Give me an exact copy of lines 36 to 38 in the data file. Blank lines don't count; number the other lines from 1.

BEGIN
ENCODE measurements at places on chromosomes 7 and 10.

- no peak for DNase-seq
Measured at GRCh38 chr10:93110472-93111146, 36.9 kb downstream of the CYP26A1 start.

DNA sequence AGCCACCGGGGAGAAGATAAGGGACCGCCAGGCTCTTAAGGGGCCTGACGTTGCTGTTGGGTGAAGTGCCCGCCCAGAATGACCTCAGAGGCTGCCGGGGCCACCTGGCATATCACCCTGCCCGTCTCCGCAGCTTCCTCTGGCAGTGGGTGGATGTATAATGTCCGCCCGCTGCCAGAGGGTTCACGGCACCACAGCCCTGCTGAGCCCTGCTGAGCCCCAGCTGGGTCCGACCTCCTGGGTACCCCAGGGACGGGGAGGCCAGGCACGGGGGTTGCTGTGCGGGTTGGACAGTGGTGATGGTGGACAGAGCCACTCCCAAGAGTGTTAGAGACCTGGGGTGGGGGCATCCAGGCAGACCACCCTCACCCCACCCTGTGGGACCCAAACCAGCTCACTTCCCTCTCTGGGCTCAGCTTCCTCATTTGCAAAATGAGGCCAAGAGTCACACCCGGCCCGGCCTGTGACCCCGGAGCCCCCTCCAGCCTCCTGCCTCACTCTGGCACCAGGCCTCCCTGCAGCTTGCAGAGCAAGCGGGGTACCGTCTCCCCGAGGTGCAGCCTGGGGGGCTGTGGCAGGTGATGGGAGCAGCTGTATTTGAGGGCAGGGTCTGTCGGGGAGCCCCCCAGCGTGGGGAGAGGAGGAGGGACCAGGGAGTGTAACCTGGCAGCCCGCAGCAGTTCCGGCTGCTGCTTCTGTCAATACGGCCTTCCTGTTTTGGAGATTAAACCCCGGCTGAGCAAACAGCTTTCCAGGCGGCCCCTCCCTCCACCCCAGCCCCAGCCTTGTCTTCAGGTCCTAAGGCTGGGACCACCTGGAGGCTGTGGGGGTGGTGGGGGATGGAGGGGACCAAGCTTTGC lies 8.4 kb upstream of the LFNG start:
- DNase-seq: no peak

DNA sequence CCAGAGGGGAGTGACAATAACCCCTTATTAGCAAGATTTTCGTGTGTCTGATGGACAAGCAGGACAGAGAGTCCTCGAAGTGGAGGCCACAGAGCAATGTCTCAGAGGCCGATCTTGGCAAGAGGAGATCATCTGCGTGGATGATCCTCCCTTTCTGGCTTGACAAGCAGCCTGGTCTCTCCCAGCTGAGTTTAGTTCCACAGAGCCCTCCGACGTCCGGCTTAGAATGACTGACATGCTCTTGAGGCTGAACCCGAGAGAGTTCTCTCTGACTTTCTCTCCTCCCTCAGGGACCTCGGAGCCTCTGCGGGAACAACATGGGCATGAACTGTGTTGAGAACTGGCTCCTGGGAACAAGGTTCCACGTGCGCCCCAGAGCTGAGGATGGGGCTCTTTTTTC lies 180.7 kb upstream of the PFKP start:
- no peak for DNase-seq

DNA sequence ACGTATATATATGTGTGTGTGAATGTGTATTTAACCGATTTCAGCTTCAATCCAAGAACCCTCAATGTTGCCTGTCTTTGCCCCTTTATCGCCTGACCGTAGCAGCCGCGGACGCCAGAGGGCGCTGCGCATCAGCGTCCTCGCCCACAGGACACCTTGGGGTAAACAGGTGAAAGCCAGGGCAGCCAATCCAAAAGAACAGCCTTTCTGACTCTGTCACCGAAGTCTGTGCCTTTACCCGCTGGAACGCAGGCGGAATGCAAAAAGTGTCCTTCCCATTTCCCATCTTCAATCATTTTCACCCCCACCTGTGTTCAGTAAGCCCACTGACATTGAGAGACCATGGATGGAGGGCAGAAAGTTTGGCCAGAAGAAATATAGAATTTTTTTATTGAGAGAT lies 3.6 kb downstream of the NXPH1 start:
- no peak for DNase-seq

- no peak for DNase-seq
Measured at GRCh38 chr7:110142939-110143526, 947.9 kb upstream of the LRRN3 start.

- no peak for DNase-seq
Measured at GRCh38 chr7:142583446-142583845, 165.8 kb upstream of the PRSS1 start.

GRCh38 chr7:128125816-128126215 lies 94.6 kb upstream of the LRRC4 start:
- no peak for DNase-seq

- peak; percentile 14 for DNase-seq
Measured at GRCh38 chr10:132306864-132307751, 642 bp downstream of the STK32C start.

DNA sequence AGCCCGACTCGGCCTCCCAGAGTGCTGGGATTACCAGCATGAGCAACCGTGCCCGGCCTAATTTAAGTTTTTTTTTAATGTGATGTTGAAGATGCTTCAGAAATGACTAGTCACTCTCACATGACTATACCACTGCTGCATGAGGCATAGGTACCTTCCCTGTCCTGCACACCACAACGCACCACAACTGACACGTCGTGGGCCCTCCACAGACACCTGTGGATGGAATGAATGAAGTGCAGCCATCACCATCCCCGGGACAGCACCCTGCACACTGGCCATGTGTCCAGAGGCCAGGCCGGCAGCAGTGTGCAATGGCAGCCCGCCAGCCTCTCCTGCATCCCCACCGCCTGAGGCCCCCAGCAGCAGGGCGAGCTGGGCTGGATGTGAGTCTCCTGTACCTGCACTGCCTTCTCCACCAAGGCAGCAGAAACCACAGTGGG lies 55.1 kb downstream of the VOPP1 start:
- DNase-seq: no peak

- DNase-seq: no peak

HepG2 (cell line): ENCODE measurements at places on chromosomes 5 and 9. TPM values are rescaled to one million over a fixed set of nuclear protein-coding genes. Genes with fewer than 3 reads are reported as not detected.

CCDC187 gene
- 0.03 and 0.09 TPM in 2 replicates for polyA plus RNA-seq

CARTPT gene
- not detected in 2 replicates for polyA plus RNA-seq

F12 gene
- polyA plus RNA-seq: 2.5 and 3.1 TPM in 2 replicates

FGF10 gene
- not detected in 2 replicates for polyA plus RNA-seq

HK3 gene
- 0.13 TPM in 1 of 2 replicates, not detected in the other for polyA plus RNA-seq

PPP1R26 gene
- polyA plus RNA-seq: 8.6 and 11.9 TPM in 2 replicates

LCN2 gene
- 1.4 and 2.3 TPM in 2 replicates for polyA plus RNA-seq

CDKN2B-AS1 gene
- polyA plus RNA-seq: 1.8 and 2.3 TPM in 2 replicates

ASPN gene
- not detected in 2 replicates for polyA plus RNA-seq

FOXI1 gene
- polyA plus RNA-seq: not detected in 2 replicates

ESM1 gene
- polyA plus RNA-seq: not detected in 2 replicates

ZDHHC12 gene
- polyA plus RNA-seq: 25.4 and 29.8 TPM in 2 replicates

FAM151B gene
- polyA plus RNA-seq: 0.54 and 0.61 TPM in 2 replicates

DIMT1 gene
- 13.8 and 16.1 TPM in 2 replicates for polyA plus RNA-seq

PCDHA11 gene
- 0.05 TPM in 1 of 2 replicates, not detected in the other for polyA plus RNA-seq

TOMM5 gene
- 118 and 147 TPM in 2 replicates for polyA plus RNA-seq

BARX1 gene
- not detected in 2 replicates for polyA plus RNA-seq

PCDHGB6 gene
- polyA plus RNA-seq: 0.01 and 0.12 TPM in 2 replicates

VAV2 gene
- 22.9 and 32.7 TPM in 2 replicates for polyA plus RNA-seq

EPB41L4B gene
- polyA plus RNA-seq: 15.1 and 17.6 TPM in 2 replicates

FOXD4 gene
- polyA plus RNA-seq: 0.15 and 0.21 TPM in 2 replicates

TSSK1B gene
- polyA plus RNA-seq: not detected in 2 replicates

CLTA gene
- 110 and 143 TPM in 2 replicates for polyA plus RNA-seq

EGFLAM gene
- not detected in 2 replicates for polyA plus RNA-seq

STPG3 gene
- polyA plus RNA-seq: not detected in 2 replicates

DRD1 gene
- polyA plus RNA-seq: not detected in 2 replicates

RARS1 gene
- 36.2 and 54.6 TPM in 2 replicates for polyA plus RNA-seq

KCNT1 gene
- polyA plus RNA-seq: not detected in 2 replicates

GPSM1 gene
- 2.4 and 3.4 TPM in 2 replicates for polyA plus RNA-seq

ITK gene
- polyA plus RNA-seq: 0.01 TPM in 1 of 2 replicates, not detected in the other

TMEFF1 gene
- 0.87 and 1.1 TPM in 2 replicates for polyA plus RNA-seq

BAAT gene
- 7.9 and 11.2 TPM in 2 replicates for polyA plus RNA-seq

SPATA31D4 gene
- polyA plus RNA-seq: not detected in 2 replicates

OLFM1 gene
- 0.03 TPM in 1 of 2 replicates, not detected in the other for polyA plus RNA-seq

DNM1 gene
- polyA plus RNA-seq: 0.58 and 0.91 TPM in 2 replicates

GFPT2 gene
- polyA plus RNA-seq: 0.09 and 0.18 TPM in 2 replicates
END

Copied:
CDKN2B-AS1 gene
- polyA plus RNA-seq: 1.8 and 2.3 TPM in 2 replicates

ASPN gene